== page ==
Morton Panish sitting next to a Molecular Beam Epitaxy machine

Morton Panish sitting next to a Molecular Beam Epitaxy machine. The new bipolar transistor invented at Murray Hill was the fastest of its kind in the world as of 12/19/1988. Morton Panish invented the epitaxial method used to create the transistor. Bipolar transistors widely used in in communications systems and the workhorses of ultra high speed computers are typically made of silicon and can operate at frequencies up to 12 gigahertz, billion operations per second. The new Bell Labs transistors, invented by Young Kai Chen, A.F.J. Levi, Richard Nottenburg and Morton Panish, are made of indium phosphide and gallium indium arsenide. They operate at 140 gigahertz. The researchers used a method called gas source molecular beam epitaxy GSNBE., Credit Line: Bell Laboratories / Alcatel-Lucent USA Inc. / Collins Radio Company, courtesy of AIP Emilio Segrè Visual Archives, Hecht Collection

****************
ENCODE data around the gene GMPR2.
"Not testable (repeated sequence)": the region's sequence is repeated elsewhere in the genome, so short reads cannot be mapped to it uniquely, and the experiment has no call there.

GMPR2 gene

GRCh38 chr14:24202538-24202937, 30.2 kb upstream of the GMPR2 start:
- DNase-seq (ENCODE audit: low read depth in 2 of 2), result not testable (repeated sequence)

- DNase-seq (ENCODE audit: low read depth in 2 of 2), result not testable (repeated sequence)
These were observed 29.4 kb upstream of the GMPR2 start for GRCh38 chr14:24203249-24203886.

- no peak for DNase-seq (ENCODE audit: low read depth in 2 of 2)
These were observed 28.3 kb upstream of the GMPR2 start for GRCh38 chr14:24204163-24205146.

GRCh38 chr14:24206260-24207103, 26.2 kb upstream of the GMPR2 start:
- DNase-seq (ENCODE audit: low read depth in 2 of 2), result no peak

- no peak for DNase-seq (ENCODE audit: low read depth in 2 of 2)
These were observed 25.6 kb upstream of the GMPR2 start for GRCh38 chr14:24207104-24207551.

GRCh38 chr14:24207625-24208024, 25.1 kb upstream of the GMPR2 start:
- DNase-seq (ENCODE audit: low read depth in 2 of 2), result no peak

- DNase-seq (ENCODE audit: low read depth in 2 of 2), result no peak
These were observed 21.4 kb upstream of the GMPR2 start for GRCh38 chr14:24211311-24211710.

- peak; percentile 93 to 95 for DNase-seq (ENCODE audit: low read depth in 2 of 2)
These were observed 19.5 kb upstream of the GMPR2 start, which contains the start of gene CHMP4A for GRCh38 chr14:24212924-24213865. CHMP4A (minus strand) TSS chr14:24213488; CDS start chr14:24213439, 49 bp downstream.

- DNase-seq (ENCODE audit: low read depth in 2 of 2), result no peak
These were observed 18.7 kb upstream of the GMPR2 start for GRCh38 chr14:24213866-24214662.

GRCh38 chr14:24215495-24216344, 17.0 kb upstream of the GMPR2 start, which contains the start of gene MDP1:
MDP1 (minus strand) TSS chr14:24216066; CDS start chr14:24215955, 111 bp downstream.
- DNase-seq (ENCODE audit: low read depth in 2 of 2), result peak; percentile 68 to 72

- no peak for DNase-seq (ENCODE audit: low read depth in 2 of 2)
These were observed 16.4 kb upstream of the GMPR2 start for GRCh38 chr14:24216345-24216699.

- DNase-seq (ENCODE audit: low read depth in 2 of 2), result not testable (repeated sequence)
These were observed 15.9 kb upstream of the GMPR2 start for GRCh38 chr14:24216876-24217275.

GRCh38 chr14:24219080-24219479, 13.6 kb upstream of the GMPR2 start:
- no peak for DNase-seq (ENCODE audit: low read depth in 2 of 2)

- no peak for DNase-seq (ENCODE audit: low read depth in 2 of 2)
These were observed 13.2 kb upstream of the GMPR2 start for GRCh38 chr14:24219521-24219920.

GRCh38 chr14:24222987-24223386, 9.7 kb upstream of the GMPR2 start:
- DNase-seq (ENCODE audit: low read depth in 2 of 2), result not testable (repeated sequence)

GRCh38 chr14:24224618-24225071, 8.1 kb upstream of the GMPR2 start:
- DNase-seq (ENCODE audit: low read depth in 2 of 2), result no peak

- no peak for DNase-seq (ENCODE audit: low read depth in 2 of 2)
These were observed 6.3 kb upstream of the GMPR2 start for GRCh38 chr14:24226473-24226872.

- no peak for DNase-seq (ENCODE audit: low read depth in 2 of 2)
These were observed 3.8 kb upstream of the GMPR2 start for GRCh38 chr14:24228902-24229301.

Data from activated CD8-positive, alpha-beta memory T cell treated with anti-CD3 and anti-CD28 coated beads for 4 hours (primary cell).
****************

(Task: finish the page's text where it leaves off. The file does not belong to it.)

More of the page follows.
Abstract/Description: Morton Panish sitting next to a Molecular Beam Epitaxy machine. The new bipolar transistor invented at Murray Hill was the fastest of its kind in the world as of 12/19/1988. Morton Panish invented the epitaxial method used to create the transistor. Bipolar transistors widely used in in communications systems and the workhorses of ultra high speed computers are typically made of silicon and can operate at frequencies up to 12 gigahertz, billion operations per second. The new Bell Labs transistors, invented by Young Kai Chen, A.F.J. Levi, Richard Nottenburg and Morton Panish, are made of indium phosphide and gallium indium arsenide. They operate at 140 gigahertz. The researchers used a method called gas source molecular beam epitaxy GSNBE.
Subject(s): Equipment and supplies
Panish, Morton B.
Date Created: December 19, 1988
Credit Line: Bell Laboratories / Alcatel-Lucent USA Inc. / Collins Radio Company, courtesy of AIP Emilio Segrè Visual Archives, Hecht Collection
Catalog ID: Panish Morton F1